It now appears that all 108 wind turbines have erosion problems on the leading edges of their blades, requiring removal and reconditioning. Renewable Energy News(renews, issue 377, available only to subscribers), is reporting that this will entail the application of a rubber covering, a process that will take three to ten days per turbine. Work is expected to start later this year and will stretch into 2019.

Renewable Energy News added that this problem was also present at Ørsted’s Walney 2 offshore windfarm, a site comprising 51 Siemens 3.6 MW turbines with a capacity of 183.6 MW.

In total, Renewable Energy News stated that the problem was found in 500 UK offshore wind turbines, and was probably also found in at least one, unnamed, German offshore wind farm, affecting some 80 turbines.

The Danish newspaper Jyllands Posten (Danish report here: and translated here) and RE News online are now both reporting that the problem also affects the Danish Anholt offshore wind farm, a site comprising 111 Siemens 3.6 MW turbines,with a total capacity of 400 MW. Some 27 of the wind turbines were repaired last year, 2017, and the remaining 84 are scheduled for repair in the coming year.

The Siemens 3.6 MW turbine which appears in all these instances entered the market in 2010, and there are, according to RE News, some 950 in European waters.

The cost of the repairs will almost certainly be very large. Assuming a repair vessel charter rate of about £150,000 per day, and, say, five days per turbine, this amounts £750,000 per turbine, plus additional labour and equipment costs. In total the cost seems unlikely to be less than £1m per turbine, which equivalent to between 5% and 10% of the total project cost. Even if it is only half that sum, this is a very expensive repair very soon after commissioning, to say nothing of the lost generation and income during the repairs.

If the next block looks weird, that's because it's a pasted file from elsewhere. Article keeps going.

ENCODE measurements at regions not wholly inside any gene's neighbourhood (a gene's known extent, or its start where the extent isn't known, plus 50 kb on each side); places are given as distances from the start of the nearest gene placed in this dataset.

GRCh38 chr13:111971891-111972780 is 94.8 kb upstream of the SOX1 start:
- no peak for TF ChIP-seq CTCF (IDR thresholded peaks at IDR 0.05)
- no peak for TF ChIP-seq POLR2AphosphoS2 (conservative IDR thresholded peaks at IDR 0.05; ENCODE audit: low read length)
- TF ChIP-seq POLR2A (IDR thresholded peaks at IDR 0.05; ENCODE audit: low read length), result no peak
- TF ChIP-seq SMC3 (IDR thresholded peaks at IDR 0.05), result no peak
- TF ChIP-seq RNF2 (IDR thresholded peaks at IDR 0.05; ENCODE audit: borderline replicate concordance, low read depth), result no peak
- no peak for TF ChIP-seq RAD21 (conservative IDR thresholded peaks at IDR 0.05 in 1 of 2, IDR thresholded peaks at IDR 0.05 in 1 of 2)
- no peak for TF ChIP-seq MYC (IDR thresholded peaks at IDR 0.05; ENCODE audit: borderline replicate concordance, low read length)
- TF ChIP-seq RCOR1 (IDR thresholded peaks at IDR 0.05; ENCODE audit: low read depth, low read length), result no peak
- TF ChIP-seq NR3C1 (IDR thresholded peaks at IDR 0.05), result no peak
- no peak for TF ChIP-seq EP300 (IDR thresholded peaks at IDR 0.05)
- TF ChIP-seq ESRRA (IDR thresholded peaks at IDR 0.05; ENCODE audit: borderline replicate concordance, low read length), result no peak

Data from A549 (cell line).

It is not yet clear who is to pay for this work.

Cut and continuing-

But if the need for these repairs is, as Siemens is apparently contending, just every day wear and tear, then this sort of problem is unlikely to be confined to the SWT 3.6 MW device, and will be strong evidence confirming long-held suspicions that developers and owners have greatly underestimated the normal cost of wind farm Operation and Maintenance (O&M).

Read full article, here:



Insurance industry source for insured offshore Wind corrosion issues-  

Summary:  Offshore wind turbines are corroding internally & externally & industry is challenged to correct ongoing problems.



[Offshore Wind] ‘Industry must face up to growing cable failures’

“Operational failures now make up about 80% in value of all cable-related claims, a delegate from the insurance industry claimed...”

“Cable failures are one of the main risks affecting offshore wind operations 
Cable failures are one of the main risks affecting offshore wind operations because they can shut down an (important part of an) offshore wind farm for a duration of months, resulting in a financial as well as a societal impact. Despite the fact that power cables typically form only 5 to 10% of the total investment costs in an offshore windfarm, they account by far for most of the unavailability of the windfarms, and for claim costs of 100s of millions of Euros annually. In view of the development of the number of offshore wind farms, this amount will increase considerably in the future. Cable inspections and repairs are expensive maritime operations. Repairs on cables can easily take weeks or even months because of the weather or the limited available of equipment and vessels. That can severely impair revenue and also reduce the technical lifetime of offshore wind farms...”